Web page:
Quick Takes

    Cheers to Randall Cunningham, former NFL star quarterback of the Philadelphia Eagles. Before playing pro football, he was drafted out of UNLV. He had not graduated prior to the draft. At 41 years of age, Randall, married and the father of three, went back to UNLV, completed his necessary credits and received his degree on Monday of this week. That is one CLASS act.

    Then there's Ricky Williams, who abandoned the Miami Dolphins and his teammates hours before training camp this season. In an inteview on "60 Minutes" Sunday night, Ricky, unmarried, stated that he is supporting his three kids, all by different women. Mike Wallace never asked him how heís supporting them, and if he isnít destitute, why he canít pay the Dolphins the $8 million he owes them in unearned bonus money. Whatever the answer, it warrants the question. And Ricky still does not feel an apology to his Miami teammates is in order. That is one cl-ASS act.

Story of the Week


    One of the heavyweight champions of the early 1960ís, Charles "Sonny" Liston, blasted Floyd Patterson out of the throne only to be tossed out himself by a flamboyant young kid named Cassius Clay. Liston, an ex-con with a cold and imposing stare that made him the bane of weigh-ins, was scary in the ring and in private life. He was a menacing figure at 6-1 and 226. The twists in Listonís career were influenced as much by his reputation as a bad man as by his quite formidable boxing and fighting skills. There is a difference.

    Liston was born in rural Arkansas into an enormous family of 24 brothers and sisters. At the age of 13, he fled his grindingly poor environment, and moved to St. Louis to join his mother. St. Louis street life bred in Liston a propensity for crime. After a conviction for armed robbery, he was sentenced to two concurrent five-year terms in the Missouri State Penitentiary. While in prison, Liston began to participate in a formal boxing program. Paroled in 1952, he fought at the amateur level, and won the 1953 National Golden Gloves title.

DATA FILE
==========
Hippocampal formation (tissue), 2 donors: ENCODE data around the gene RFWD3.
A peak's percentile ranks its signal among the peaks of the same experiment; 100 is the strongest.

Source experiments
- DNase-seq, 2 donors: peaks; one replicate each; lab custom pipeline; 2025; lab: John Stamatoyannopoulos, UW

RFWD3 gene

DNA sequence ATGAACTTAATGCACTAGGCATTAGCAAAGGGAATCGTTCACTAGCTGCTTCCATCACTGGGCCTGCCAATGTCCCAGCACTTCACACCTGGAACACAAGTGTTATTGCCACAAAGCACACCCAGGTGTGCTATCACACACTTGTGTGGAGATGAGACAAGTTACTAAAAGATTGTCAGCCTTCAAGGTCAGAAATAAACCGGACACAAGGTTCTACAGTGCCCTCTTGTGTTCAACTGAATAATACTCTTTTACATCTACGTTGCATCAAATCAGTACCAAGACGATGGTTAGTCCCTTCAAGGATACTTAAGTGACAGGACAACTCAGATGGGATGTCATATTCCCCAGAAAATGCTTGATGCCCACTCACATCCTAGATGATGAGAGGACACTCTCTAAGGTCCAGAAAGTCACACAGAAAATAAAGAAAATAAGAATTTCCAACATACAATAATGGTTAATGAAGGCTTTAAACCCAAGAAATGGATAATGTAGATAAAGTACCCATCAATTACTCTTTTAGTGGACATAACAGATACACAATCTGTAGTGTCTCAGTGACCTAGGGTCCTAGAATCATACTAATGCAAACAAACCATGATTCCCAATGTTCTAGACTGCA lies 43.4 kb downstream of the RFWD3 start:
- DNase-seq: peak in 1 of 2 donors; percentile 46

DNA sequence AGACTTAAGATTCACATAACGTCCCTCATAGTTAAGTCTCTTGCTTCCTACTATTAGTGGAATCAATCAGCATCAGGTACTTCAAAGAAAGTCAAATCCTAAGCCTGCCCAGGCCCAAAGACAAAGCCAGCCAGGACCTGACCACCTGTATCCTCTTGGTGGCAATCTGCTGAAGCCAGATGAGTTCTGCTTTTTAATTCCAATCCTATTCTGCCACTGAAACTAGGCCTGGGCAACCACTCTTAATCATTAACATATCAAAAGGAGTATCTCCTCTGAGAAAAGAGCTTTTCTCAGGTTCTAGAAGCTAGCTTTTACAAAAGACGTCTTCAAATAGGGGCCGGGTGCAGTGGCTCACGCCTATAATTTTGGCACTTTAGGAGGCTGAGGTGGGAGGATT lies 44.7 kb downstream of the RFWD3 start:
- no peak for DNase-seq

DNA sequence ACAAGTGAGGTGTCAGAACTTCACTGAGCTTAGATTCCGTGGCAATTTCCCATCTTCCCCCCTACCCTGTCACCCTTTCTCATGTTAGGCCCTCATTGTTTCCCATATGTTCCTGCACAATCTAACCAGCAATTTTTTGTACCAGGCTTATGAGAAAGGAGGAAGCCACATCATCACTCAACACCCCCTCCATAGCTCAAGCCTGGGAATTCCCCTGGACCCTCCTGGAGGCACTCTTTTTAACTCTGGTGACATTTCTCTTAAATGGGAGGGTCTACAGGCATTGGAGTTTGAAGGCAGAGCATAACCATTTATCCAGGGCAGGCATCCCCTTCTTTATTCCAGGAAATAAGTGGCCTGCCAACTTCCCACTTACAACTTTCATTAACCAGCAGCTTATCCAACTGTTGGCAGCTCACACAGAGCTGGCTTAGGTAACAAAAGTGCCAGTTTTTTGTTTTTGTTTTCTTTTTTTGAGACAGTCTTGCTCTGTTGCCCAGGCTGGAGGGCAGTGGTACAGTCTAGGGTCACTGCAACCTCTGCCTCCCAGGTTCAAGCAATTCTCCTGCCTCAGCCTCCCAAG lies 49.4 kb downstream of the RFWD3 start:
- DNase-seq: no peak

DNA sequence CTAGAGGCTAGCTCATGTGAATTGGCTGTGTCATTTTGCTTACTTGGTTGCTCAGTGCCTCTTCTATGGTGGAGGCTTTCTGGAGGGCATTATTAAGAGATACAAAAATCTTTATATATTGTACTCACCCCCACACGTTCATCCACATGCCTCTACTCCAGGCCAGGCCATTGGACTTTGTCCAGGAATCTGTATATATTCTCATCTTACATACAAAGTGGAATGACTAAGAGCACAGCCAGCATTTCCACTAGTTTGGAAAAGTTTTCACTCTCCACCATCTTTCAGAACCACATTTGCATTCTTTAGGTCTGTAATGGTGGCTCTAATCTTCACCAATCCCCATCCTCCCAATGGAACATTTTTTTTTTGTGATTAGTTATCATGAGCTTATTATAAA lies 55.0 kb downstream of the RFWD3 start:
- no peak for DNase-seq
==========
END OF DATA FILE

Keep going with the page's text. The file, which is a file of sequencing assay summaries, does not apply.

Liston then turned pro in 1953, and won 14 of his first 15 fights. After another bout with the law, he was back at prize-fighting. In 1958, Ring Magazine ranked him the ninth top contender for the heavyweight title. By 1960, Liston was ranked the number one heavyweight challenger. He had a criminal past with reputed underworld connections, and this did not make him an attractive opponent for a title shot.

    Champion Floyd Patterson finally agreed to take Liston on in 1962. The end for Patterson was abrupt. Liston hammered the champion with two left hooks and a right that knocked him out in the first round. Liston was now the top heavyweight in the world. Less than one year later, Patterson was back for the rematch, and Sonny did it again, a first-round KO. Liston retained his heavyweight championship belt, and the glory that went with it.

    Liston was dethroned by brash Cassius Clay in a major upset in 1964. Clay proved much too fast for Sonny. Liston did not answer the bell in round seven. Questions about Sonnyís poor performance were never answered. The circumstances of the rematch the next year in Lewiston, Maine are equally murky. Clay, by then Muhammad Ali, knocked Liston down in the first round. Liston got up but the fight was stopped because Liston had been down past the 10-count of ringside timekeeper, Nat Fleischer, editor of Ring Magazine.

    After the questionable Ali matches, Liston continued to fight for another six years. His 17-year career ended in 1970 when he died in his home in Las Vegas under suspicious circumstances. Officially, the cause of death was listed as lung congestion and heart failure. Unofficially, the death appeared to be the result of a heroin overdose. Some police officials and Liston associates believed that he was murdered.

    Charles "Sonny" Liston had a pro career record of 50-4-0, with 39 wins via knockout. That record included the coveted heavyweight title. But his boxing career, like his personal life, left many questions unanswered.

Last Weekís Trivia

    Ernie Lombardi was the last catcher to win a MLB batting title. He did it for the Boston Braves in 1942 with a .330 batting average. Lombardi stole all of eight bases in 17 MLB seasons; he was slower than a snail, so he didnít get the benefit of many infield hits, but he was a tremendous hitter with a lifetime average of .306.

Trivia Question of the Week

    In 1974, Chris Evert was a top money winner in two sports. What sports? You know one; what's the other one? See next weekís Sports Junkie for the answer.